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 Table of Contents
 Report by the dean for researc...
 Research foundation professors
 Research administration
 Campus research programs
 Research and education centers
 Director’s financial report














Group Title: Florida Agricultural Experiment Station Annual Report
Title: Annual research report of the Florida Agricultural Experiment Station, Institute of Food and Agricultural Sciences, University of Florida, Gainesville, Florida
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Permanent Link: http://ufdc.ufl.edu/UF00008296/00012
 Material Information
Title: Annual research report of the Florida Agricultural Experiment Station, Institute of Food and Agricultural Sciences, University of Florida, Gainesville, Florida
Series Title: Annual research report of the Florida Agricultural Experiment Station, Institute of Food and Agricultural Sciences, University of Florida, Gainesville
Alternate Title: Annual research report for the Florida Agricultural Experiment Station
Research report
Physical Description: v. : ; 28 cm.
Language: English
Creator: University of Florida -- Agricultural Experiment Station
Publisher: University of Florida
Place of Publication: Gainesville Fla
Publication Date: 2003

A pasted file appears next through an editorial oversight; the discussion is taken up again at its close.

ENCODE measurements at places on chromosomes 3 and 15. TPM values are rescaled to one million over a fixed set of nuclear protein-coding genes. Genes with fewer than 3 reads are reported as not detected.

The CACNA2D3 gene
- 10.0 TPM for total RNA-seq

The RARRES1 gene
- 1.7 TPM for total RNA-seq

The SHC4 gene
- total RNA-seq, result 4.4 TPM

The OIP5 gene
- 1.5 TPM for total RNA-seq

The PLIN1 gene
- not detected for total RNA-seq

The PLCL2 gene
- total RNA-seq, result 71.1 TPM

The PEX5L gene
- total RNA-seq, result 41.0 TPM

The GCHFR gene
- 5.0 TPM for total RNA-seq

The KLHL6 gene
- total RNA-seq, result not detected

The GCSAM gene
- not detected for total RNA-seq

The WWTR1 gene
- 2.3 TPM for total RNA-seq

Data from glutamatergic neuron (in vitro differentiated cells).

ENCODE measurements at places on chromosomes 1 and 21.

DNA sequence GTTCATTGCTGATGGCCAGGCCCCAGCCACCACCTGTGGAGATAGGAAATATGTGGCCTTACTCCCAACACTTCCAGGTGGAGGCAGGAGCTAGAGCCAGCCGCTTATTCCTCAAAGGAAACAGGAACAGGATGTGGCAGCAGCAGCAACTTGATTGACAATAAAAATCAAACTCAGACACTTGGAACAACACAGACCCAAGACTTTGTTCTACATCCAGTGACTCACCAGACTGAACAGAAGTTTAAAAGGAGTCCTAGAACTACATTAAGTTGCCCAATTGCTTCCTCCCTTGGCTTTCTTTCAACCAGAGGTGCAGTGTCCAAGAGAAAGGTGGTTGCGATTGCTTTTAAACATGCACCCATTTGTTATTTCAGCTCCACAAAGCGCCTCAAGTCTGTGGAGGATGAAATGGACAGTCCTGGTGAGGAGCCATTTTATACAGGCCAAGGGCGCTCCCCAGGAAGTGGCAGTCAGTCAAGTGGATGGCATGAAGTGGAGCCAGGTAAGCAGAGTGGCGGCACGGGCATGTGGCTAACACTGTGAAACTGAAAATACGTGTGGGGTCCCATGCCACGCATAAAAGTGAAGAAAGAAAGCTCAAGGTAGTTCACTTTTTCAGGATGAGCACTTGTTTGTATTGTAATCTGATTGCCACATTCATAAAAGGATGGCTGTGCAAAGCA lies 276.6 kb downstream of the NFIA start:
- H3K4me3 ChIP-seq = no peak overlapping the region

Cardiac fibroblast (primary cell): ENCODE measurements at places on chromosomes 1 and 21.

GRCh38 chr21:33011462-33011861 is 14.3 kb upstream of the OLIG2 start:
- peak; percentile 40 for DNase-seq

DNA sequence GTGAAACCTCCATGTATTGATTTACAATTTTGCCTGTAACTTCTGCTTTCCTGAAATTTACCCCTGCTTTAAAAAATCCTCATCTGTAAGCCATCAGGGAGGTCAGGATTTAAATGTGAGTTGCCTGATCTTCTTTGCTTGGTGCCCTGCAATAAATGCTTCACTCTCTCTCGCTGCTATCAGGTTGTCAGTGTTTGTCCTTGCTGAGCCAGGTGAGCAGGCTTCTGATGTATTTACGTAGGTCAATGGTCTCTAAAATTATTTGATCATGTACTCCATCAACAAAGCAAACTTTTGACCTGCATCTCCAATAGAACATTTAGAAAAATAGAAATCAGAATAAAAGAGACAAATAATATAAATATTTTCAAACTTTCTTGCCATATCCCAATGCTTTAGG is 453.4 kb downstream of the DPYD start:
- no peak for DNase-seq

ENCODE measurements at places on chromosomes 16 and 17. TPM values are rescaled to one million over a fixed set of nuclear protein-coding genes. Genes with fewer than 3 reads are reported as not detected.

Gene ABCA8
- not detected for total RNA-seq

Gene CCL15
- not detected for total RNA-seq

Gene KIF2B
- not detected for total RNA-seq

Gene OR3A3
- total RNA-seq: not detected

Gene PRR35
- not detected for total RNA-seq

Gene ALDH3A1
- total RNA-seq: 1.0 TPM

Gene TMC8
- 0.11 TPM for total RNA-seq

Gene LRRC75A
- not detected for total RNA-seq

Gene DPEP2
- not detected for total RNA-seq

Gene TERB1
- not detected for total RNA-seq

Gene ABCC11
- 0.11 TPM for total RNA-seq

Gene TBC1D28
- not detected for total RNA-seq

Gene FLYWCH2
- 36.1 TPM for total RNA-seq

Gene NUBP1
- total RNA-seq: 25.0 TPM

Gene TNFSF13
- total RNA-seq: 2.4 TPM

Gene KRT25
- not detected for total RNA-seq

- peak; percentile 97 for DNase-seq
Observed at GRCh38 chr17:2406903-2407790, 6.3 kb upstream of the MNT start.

Frequency: annual
regular
 Subjects
Subject: Food -- Research -- Periodicals -- Florida   ( lcsh )
Agriculture -- Periodicals -- Florida   ( lcsh )
Agriculture -- Research -- Periodicals -- Florida   ( lcsh )
Genre: government publication (state, provincial, terriorial, dependent)   ( marcgt )
 Notes
Numbering Peculiarities: Fiscal year ends June 30.
General Note: Description based on: 1987; title from cover.
 Record Information
Bibliographic ID: UF00008296
Volume ID: VID00012
Source Institution: University of Florida
Holding Location: University of Florida
Rights Management: All rights reserved by the source institution and holding location.
Resource Identifier: ltqf - AAA6654
oclc - 20304921
lccn - sn 92011064
 Related Items
Preceded by: Annual research report of the Institute of Food and Agricultural Sciences, University of Florida, Gainesville, Florida

Table of Contents
    Cover
        Cover
    Table of Contents
        Page 4
        Page 5
    Report by the dean for research
        Page 6
        Page 7
    Research foundation professors
        Page 8
        Page 9
        Page 10
        Page 11
        Page 12
        Page 13
    Research administration
        Page 14
        Page 15
        Page 16-25
    Campus research programs
        Page 26
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    Research and education centers
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    Director’s financial report
        Page 266
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Full Text









,:VERSITY OF
*::ORIDA
IFAS
Florida Agicultural Experiment Station


2003 Annual Research Report
for the FLORIDA AGRICULTURAL EXPERIMENT STATION







UNIVERSITY OF
LOIDA TABLE OF CONTENTS
IFAS
Florida Agricultual Experiment Station

2003 Annual Research Report
for the FLORIDA AGRICULTURAL EXPERIMENT STATION


Report by the D ean for Research ............................. .....................................................................................................................................................6